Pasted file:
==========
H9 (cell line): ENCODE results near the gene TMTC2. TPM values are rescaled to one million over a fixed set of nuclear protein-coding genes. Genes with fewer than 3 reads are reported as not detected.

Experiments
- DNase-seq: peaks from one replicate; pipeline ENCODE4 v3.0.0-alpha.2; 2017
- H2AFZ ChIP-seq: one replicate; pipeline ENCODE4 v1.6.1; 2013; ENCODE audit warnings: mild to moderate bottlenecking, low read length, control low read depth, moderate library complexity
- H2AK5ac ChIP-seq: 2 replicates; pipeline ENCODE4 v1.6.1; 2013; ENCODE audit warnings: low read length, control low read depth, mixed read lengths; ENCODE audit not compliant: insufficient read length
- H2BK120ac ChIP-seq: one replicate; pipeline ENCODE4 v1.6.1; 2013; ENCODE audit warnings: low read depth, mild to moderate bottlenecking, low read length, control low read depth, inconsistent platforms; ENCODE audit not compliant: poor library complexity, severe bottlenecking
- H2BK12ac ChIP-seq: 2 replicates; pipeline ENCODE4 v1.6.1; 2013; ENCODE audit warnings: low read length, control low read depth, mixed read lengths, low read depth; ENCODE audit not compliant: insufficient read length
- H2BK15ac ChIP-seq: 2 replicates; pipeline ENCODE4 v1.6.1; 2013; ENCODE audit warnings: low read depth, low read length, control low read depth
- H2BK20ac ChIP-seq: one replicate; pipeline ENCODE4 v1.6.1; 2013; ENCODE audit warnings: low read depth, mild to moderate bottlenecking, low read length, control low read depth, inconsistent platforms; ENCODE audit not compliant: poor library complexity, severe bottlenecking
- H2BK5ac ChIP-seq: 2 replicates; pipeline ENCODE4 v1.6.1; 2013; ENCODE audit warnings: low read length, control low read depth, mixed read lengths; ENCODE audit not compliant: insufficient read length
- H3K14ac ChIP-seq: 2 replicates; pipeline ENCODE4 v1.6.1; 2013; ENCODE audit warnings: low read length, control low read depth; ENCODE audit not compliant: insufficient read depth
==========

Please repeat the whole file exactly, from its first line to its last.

H9 (cell line): ENCODE results near the gene TMTC2. TPM values are rescaled to one million over a fixed set of nuclear protein-coding genes. Genes with fewer than 3 reads are reported as not detected.

Experiments
- DNase-seq: peaks from one replicate; pipeline ENCODE4 v3.0.0-alpha.2; 2017
- H2AFZ ChIP-seq: one replicate; pipeline ENCODE4 v1.6.1; 2013; ENCODE audit warnings: mild to moderate bottlenecking, low read length, control low read depth, moderate library complexity
- H2AK5ac ChIP-seq: 2 replicates; pipeline ENCODE4 v1.6.1; 2013; ENCODE audit warnings: low read length, control low read depth, mixed read lengths; ENCODE audit not compliant: insufficient read length
- H2BK120ac ChIP-seq: one replicate; pipeline ENCODE4 v1.6.1; 2013; ENCODE audit warnings: low read depth, mild to moderate bottlenecking, low read length, control low read depth, inconsistent platforms; ENCODE audit not compliant: poor library complexity, severe bottlenecking
- H2BK12ac ChIP-seq: 2 replicates; pipeline ENCODE4 v1.6.1; 2013; ENCODE audit warnings: low read length, control low read depth, mixed read lengths, low read depth; ENCODE audit not compliant: insufficient read length
- H2BK15ac ChIP-seq: 2 replicates; pipeline ENCODE4 v1.6.1; 2013; ENCODE audit warnings: low read depth, low read length, control low read depth
- H2BK20ac ChIP-seq: one replicate; pipeline ENCODE4 v1.6.1; 2013; ENCODE audit warnings: low read depth, mild to moderate bottlenecking, low read length, control low read depth, inconsistent platforms; ENCODE audit not compliant: poor library complexity, severe bottlenecking
- H2BK5ac ChIP-seq: 2 replicates; pipeline ENCODE4 v1.6.1; 2013; ENCODE audit warnings: low read length, control low read depth, mixed read lengths; ENCODE audit not compliant: insufficient read length
- H3K14ac ChIP-seq: 2 replicates; pipeline ENCODE4 v1.6.1; 2013; ENCODE audit warnings: low read length, control low read depth; ENCODE audit not compliant: insufficient read depth